Discussion in 'Political Discussion' started by 3 to be 4, Sep 30, 2006.
He's smart enough to know that 2008 is too soon.
Wouldn't mind seeing him as a running mate. Just not sure who the candidate would be.
I think he's confident enough in his own abilities to not be someone else's pawn to secure the black vote and the white liberal guilt vote.
That wasn't my thought pattern. I was thinking more in terms of him being a little too inexperienced for the Presidency, but if he had a role as VP, it would be a good move for him and the country.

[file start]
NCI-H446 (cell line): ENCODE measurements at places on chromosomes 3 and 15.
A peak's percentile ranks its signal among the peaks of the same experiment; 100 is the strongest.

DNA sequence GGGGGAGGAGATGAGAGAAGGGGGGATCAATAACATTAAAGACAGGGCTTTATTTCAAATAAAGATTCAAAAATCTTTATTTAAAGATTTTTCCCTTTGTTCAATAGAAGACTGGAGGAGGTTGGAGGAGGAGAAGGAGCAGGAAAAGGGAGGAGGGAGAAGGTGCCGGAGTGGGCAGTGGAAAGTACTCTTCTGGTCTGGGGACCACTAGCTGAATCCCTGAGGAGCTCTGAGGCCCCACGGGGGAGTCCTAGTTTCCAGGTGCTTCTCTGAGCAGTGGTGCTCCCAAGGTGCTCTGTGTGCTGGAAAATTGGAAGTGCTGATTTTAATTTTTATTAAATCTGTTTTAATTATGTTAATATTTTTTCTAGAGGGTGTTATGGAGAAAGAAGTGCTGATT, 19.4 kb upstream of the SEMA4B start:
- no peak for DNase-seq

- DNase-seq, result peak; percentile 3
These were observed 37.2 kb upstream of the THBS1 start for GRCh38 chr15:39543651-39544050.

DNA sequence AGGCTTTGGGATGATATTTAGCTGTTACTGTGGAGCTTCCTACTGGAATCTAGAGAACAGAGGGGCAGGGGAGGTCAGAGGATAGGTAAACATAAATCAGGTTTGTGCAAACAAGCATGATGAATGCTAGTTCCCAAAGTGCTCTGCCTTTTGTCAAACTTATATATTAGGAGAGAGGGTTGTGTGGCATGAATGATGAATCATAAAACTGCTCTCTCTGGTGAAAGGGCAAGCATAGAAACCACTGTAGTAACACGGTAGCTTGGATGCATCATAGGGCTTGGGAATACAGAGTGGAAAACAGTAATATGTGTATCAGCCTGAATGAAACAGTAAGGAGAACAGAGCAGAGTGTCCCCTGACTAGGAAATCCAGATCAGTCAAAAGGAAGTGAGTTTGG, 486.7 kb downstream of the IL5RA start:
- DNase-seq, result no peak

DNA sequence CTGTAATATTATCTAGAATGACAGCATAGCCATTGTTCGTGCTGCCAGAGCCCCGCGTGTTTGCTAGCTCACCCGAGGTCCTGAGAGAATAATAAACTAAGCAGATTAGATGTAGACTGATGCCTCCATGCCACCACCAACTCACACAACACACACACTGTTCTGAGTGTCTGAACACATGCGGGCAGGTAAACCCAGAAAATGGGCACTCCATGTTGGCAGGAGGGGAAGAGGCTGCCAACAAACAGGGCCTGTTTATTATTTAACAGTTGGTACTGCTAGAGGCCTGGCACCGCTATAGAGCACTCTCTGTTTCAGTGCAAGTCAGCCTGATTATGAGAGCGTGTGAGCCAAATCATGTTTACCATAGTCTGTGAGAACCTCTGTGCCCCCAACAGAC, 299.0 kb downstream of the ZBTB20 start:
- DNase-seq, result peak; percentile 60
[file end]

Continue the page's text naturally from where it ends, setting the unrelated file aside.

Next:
I think it is premature to consider him for this office, he seems to be future viable candidate, but needs to create some name appeal before he runs for a higher office.
Why..? The VP does nothing. His sole purpose is to balance the ticket and help the Presidential nominee win the election.
WTF are you talking about? The VP's role is determined by the President. Johnson had a small role as VP in JFK's administration except for funerals and voting in a Senate tie. On the other hand, Dickk Cheney? Are you going to seriously state that Cheney's role in this administration is minuscule?